Saturday, 4 June 2016

Why I refuse to see 'Me Before You'

I want to get serious for a moment here. Now before you run off in fear let me explain, I try to reserve judgement for a film until I see it, until I am able to sit down and experience it first-hand. Chances are that I am going to like the next Paul Thomas Anderson movie, chances are similarly high that I will dislike whatever nonsensical tripe Michael Bay releases next, but I like to think that when all is said and done I have supplied the most impartial and objective view of that film that I possibly can. It’s why I’ve never committed to boycotting a film before, because I always felt that you just never know until you actually experience it.

But everyone reacts differently to different subjects. I feel as if everyone brings their own perspective to film and their own viewpoint of what it should represent. The issues I’m going to talk about here may not affect you at all, and if so then great, enjoy your movie. But for me there’s a distinct problem with ‘Me Before You’ that I can’t quite bring myself to ignore. Now originally I saw the TV spots and didn’t think much of it, but then suddenly I heard about a controversy surrounding the film. For those of you who don’t know the premise centres on a carer who is sent to look after Will, a successful, wealthy man who enjoyed all aspects of his life until being paralysed in a motorcycle accident. As one would expect a budding romance soon develops. Spoilers ahead: The film concludes with Will flying to Switzerland to end his life, encouraging his new found love to make the most of her life and “live well”.

It might help if you get a bit of history about me. I have a brother with autism, he goes to a school with other children who have varying disabilities. I know many of them, I’ve spoken to many of them and I can tell you now that some of them are far worse off than being the wealthy and handsome paralysed man. According to this film to live in such a condition is worse than being dead. I know that in reality this subject is a complex and delicate one, it requires a lot of thought and consideration. What it does not require is to be turned into a sappy and exploitative romance that glosses over any real detail of pain and suffering that these people experience on a daily basis.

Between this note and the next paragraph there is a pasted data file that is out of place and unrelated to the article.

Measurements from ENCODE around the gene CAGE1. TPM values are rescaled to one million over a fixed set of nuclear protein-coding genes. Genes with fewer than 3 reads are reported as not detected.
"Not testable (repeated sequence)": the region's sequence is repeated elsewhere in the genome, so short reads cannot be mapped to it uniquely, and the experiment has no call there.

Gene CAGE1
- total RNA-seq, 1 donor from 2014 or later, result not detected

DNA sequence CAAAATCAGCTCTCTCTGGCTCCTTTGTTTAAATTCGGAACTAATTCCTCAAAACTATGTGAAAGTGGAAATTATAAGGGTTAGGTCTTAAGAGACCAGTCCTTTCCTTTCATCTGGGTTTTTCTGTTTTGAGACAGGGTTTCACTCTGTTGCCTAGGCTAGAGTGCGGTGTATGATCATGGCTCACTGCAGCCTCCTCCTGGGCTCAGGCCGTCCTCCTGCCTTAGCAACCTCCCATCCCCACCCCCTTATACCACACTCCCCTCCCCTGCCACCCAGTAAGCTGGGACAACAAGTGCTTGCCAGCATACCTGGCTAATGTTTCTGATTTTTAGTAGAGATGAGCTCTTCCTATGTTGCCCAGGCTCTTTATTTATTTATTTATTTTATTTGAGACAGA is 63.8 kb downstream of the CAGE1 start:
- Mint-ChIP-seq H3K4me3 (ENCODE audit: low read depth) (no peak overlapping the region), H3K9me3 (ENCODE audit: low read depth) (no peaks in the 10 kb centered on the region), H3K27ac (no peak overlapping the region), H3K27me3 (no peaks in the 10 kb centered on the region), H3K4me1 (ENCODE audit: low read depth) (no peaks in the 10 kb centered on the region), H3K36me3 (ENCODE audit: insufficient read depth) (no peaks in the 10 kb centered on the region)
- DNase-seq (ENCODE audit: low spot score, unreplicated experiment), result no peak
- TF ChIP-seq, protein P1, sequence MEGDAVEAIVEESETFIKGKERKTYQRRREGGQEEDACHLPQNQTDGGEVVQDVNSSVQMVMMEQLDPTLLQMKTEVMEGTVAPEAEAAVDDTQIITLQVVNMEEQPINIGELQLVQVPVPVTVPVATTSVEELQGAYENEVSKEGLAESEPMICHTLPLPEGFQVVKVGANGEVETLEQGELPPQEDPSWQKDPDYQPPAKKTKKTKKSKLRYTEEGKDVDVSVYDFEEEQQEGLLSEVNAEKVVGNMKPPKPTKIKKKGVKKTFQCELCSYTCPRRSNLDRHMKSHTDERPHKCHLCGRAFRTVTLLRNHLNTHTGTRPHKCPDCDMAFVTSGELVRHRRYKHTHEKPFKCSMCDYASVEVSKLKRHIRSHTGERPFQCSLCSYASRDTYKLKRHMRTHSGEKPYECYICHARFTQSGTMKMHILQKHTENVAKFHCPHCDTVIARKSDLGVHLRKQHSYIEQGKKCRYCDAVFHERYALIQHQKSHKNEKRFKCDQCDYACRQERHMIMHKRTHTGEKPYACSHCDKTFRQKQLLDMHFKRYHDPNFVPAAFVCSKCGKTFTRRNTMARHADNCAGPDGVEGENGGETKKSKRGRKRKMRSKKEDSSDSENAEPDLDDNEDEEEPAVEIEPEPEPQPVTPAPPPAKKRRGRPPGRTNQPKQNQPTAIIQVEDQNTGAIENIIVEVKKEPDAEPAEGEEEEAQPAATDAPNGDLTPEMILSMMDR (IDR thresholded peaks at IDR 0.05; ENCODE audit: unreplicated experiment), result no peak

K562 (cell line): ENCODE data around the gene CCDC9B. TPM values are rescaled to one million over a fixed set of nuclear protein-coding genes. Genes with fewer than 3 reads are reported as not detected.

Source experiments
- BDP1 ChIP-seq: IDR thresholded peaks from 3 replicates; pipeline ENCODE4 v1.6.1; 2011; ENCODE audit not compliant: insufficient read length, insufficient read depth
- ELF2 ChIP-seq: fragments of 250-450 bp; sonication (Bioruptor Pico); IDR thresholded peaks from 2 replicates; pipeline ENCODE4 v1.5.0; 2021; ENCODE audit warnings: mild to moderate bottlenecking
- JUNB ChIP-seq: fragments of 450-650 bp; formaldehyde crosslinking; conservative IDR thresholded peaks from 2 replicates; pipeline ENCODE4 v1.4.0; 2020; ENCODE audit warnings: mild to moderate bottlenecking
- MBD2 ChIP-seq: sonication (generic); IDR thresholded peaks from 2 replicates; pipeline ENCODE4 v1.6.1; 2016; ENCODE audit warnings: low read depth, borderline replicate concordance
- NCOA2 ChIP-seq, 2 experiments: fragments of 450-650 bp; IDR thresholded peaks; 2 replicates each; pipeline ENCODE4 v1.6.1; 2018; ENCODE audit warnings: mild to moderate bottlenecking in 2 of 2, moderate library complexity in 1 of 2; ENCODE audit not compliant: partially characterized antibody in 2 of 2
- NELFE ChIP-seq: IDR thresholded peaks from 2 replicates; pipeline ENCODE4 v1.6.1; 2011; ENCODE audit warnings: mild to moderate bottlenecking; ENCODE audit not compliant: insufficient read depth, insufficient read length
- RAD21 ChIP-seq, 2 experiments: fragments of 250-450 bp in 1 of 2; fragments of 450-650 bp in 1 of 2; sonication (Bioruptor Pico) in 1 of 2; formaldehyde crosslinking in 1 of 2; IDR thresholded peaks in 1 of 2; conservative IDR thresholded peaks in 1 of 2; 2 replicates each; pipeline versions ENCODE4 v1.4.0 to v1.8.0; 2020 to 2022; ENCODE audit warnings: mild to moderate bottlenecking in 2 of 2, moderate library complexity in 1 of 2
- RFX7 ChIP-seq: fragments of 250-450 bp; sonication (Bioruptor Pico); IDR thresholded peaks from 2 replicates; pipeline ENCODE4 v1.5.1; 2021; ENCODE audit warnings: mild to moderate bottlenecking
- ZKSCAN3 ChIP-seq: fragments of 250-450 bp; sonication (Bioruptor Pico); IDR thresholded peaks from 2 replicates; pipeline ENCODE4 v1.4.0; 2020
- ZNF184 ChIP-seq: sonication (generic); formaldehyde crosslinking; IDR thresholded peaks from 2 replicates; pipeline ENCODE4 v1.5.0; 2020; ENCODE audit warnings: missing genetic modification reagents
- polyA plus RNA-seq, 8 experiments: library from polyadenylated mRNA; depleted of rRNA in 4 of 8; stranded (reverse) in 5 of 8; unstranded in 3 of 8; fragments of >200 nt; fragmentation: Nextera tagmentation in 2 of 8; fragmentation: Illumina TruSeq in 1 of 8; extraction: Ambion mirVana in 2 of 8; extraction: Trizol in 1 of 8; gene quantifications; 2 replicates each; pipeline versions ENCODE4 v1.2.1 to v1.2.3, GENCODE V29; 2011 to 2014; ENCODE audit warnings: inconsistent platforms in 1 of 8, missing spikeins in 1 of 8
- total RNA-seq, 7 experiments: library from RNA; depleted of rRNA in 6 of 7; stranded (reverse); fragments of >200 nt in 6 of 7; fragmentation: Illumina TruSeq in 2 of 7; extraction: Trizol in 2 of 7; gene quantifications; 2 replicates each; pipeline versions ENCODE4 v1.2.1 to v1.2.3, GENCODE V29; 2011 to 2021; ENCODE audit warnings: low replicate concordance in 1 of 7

I can’t begin to understand what it must be like to live with a disability, but I like to think that I know a bit more than the producers of this film. I’m not saying it’s impossible to tell this story but a few things about its execution annoy me. Firstly, there’s a certain hypocrisy to a film that centres on a young man deciding that his life is no longer worth living but ends with the words “live well”, encouraging people to make the most of their lives. Shouldn’t that be “live well, as long as you’re not disabled in which case you might as well give up”, and where’s the cut-off point? As I already said he’s the wealthy philanthropist with many people that love him, friends, family and a loving girlfriend who looks suspiciously like Daenerys Targaryen. What about people who have lost a limb, or have a mental disorder but like many people don’t have the vast fortune and support from the people around them?

Secondly, I understand that people with disabilities are burdened both physically and mentally on a level I and most people can’t comprehend. I also understand that this is a personal decision that cannot really be condoned nor condemned. But from what I can understand the film never shows any of this. We get a few lines of expositional dialogue about Will’s suffering but we never see it and if the excuse for such an exclusion is something like “most audiences don’t want to see that” then you only prove how little you care for the subject. In reality the people who live with this situation and the people around them don’t get to decide what they can and can’t see, they live with it every day. Imagine if while on the set of ‘My Left Foot’ someone walked up to Daniel Day Lewis and said “can we tone down the disabilities, it might make the audiences uncomfortable”. If you’re trying to tell an important message and address a subject then great, but don’t wrap it up in some sappy and melodramatic love story.

I’m not of the belief that people just go out and do what they see in a movie. But a small part of me worries what could happen is some impressionable soul watched this film and was soon after involved in some horrific accident that rendered them in the same position. What would they think? Or on a lesser level, are people who watch this movie forever going to look at people with disabilities and assume that they all wish they were dead?

I understand that such a decision is a personal one but if that is the case then why doesn’t the film make more of an effort to justify why Will has chosen to make such a decision, why despite the incredible wealth and supportive friends he has reached this conclusion?

Well that wasn’t very fun. As I said (like all things on this blog) this is just my personal opinion, if it doesn’t bother you then by all means watch the film, and let me know what you thought, let me know if you thought I was being unfair. Dismiss this as being SJW propaganda if you want (I’ll be loped in with ‘The Force Awakens’ and ‘Mad Max: Fury Road’ if I am) Thanks and bye.

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